This article originally appeared on the Canadian Science Policy Centre blog.
In the recent federal budget, Canada signaled it was ready to join the rest of the G7 in moving towards a National School Food Program. This is exciting news. The last time the Canadian federal government seriously discussed implementing such an initiative – then primarily a lunch program – was in WWII when the government ended up rejecting the measure in favour of providing a family allowance designed to ensure families had enough income to buy food.
According to MP Julie Dabrusin, the proposed school nutrition program would “…look different in different places. The idea is to work with different provinces and territories with the programs that they want to establish: [breakfast, snack or lunch].” Despite the promising signal that the budget announcement implies, however, there are no funds directed at this initiative (some funding helped other food-related initiatives such as a $50M to convince consumers to buy Canadian, but there was nothing for this school nutrition program).
This is a missed opportunity. Internationally, school food programs have an impressive return on investment: every $1 invested bought a $3 to $10 economic return from improved health and education among children and increased productivity as adults. Furthermore, if school nutrition programs purchase ingredients from local farmers, they help the agricultural sector as well.
There is also Canadian research on this topic. Using an input-output model developed by a team of economists for the United States Department of Agriculture, Amberley Ruetz (the lead author of this op-ed), did a preliminary assessment on the potential impact of such ‘farm-to-school’ food programs. While this modeling exercise is approximate, and only provides a first-order estimations of the impact the results suggest that if $1.6 billion per year was spent on food, and if Canada followed a similar approach as does Brazil where 30% of these funds are spent on domestic agriculture, then the program could contribute $4.8 Billion in domestic food purchases by 2029.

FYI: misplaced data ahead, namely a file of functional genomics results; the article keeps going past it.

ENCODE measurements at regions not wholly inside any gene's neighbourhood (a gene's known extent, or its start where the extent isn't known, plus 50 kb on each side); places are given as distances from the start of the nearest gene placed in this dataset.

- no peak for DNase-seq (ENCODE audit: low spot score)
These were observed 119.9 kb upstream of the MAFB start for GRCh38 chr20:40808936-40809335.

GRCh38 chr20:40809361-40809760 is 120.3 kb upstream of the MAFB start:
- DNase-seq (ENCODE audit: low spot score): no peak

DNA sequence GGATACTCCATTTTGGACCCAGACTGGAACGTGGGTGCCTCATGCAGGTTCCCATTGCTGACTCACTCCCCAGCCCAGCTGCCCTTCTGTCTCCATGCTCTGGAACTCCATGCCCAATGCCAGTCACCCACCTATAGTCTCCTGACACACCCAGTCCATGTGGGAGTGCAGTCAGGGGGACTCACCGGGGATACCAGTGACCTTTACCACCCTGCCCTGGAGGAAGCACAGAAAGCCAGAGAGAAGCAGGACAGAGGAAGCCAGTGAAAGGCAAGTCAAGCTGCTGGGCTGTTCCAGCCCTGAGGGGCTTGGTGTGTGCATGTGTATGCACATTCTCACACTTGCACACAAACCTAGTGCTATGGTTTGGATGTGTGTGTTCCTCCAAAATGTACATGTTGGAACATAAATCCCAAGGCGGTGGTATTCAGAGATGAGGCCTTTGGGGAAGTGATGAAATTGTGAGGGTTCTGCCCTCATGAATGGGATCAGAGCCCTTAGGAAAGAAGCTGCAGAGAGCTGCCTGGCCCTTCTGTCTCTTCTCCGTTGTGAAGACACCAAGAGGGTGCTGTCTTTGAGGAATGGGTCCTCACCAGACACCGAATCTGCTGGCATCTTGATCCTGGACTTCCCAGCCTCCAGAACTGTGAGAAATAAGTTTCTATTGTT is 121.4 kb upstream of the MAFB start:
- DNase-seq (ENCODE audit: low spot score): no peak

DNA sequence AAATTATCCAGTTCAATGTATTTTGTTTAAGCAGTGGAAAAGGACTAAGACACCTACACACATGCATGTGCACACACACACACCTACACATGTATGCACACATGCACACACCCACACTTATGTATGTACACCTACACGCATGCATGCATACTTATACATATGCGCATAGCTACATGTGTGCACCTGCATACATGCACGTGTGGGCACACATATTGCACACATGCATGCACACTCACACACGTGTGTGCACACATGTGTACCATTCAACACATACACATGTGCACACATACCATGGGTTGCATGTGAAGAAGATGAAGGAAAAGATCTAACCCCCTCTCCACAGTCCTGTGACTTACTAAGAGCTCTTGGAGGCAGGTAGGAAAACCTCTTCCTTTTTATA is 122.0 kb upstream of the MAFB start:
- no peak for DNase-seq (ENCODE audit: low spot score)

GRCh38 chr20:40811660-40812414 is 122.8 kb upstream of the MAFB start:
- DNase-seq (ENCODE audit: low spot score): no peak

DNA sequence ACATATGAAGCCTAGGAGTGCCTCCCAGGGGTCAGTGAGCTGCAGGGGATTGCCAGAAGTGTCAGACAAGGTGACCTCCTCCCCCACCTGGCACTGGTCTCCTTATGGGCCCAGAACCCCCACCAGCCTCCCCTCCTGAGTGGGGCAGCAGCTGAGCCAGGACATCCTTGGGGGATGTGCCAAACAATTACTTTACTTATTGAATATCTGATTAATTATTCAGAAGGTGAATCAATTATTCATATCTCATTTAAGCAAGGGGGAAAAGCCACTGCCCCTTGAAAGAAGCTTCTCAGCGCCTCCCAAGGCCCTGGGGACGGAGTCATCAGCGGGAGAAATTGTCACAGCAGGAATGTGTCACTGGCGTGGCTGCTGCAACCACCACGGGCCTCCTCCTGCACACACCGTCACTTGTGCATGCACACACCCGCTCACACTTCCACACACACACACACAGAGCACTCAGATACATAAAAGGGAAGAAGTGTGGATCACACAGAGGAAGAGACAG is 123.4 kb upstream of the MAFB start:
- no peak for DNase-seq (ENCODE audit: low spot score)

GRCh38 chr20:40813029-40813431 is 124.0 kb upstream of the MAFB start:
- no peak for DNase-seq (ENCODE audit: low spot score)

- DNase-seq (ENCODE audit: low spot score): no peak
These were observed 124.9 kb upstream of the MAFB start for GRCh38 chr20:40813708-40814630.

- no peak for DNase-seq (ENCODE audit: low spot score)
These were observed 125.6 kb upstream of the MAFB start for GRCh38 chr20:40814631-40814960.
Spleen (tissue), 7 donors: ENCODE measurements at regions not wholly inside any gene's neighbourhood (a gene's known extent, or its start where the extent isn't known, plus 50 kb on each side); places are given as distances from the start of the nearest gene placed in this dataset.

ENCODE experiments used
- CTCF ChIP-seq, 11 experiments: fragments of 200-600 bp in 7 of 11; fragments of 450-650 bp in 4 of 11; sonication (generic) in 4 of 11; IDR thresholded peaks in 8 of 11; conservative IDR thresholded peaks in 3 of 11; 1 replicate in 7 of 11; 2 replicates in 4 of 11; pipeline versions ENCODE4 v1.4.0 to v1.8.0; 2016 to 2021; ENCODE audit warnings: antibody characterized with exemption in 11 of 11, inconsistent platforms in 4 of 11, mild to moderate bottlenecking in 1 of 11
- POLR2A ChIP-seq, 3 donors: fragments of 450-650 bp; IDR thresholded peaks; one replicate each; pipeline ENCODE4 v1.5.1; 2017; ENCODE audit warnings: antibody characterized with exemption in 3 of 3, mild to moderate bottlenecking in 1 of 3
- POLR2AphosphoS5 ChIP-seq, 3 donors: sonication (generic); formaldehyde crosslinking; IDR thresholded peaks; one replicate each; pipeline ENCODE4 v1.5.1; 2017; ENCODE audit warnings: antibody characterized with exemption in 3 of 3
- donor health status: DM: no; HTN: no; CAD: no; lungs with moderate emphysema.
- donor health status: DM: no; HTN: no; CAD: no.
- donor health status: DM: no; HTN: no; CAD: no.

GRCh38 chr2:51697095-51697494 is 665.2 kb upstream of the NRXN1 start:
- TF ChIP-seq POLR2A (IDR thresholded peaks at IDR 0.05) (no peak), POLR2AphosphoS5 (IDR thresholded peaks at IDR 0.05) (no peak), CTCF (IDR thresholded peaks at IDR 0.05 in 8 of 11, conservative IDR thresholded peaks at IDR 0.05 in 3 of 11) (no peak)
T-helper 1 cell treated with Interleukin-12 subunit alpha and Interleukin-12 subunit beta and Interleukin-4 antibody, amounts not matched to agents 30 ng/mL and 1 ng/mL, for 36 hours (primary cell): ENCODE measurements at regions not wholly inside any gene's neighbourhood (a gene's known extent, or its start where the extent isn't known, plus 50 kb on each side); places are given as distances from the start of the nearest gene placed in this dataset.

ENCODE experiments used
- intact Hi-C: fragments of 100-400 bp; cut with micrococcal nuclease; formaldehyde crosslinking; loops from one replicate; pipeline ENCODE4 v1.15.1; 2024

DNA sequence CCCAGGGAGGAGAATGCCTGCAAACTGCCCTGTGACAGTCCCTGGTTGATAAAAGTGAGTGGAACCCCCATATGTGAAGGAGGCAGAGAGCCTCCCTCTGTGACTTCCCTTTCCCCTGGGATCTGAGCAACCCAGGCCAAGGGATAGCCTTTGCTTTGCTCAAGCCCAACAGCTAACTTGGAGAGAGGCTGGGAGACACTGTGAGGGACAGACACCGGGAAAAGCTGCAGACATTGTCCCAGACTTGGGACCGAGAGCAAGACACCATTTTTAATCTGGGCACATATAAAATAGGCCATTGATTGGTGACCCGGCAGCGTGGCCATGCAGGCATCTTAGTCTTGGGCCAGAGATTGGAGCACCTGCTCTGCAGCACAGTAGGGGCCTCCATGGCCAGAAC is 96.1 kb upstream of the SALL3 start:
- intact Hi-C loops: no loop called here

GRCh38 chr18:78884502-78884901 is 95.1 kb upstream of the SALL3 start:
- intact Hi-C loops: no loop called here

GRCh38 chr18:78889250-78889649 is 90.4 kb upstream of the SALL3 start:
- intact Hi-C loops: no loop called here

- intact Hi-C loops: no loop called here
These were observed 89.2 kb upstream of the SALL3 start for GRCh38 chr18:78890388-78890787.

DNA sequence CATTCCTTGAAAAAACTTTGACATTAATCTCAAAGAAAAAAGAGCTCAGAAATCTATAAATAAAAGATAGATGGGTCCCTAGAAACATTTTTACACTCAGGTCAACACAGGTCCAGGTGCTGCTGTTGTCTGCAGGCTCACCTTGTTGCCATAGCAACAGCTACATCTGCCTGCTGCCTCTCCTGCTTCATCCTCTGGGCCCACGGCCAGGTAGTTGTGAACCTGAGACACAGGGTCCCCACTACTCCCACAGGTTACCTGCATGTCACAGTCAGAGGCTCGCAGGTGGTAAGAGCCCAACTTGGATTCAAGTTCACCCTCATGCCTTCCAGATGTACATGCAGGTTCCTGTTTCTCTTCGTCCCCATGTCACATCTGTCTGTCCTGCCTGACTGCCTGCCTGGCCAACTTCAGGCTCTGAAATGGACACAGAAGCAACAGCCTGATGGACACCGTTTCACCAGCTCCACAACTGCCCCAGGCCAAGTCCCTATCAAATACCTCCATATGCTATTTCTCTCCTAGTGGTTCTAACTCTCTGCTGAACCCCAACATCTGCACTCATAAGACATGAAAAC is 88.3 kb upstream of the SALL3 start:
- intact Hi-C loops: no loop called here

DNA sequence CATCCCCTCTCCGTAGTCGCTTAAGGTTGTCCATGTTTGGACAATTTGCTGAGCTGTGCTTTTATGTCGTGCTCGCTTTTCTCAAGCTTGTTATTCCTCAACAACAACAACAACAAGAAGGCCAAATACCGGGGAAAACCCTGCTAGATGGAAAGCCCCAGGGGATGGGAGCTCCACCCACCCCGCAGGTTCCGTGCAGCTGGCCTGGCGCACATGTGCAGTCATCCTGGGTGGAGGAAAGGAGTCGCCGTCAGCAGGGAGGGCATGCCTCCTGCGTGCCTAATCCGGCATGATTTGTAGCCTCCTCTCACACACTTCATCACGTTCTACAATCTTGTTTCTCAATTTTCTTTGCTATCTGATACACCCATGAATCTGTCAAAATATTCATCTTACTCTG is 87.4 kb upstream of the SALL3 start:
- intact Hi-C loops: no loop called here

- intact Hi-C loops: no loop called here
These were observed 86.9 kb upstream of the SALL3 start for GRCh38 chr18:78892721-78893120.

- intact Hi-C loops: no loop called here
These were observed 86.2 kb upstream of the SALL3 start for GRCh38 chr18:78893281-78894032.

This expenditure will also stimulate job creation. For instance, in the United States, the National School Lunch Program employs on average 4.3 food service workers per school. Based on Statistics Canada data, there are ~15,500 elementary and high schools in Canada. If each school employs 4 food service staff, that would equate to 62,000 jobs (as the vast majority of existing programs today are volunteer-run). Furthermore, data from the US also suggests that every job created by a school district to support a farm-to-school program creates an additional 0.67 – 2.35 jobs (depending on the state). Assuming the situation is similar in Canada, then the ~62,000 jobs that would be needed to run the program directly could stimulate the development of as many as 207,700 new jobs in total. In addition to these food service workers, a number of other positions would need to be filled including government staff for program administration, community/regional coordinators for local program oversight as well dieticians to aid in menu creation, nutritional monitoring and evaluation.
The numbers presented here are extremely preliminary. But they are based on studies that have shown the economic and employment impact of such programs in the US and therefore give us some confidence to assert that school nutrition programs not only help nourish the future but provide tangible benefits today.
There is one additional benefit of school nutrition programs that is probably the most important. The pervasiveness of diet-related diseases among children may make today’s youth the first generation as a whole to have sicker, shorter lives than their parents as found by a House of Commons standing committee on Health in 2007. As children spend a considerable amount of time at school for well over a decade of their lives, schools are the ideal medium for instilling healthy eating habits that has the potential to reverse this current health crisis that spans socio-economic divides. Today, the economic burden and preventable cost of nutrition-related disease in Canada is estimated at $13.8 billion annually. This tremendous expense could be significantly diminished if we teach our youth to develop diets that complied with dietary recommendations. Ensuring healthier diets is, after all, a critical step in having a healthy workforce.
To close, although the signals in the recent budget are positive, it is time for Canada to join the majority of developed nations in the world in creating a Universal, National School Food Program. A fully funded national school nutrition program should be central to this policy program in that this is precisely the sort of policy that offers long-term benefits to society as well as short-term opportunities for jobs and economic growth.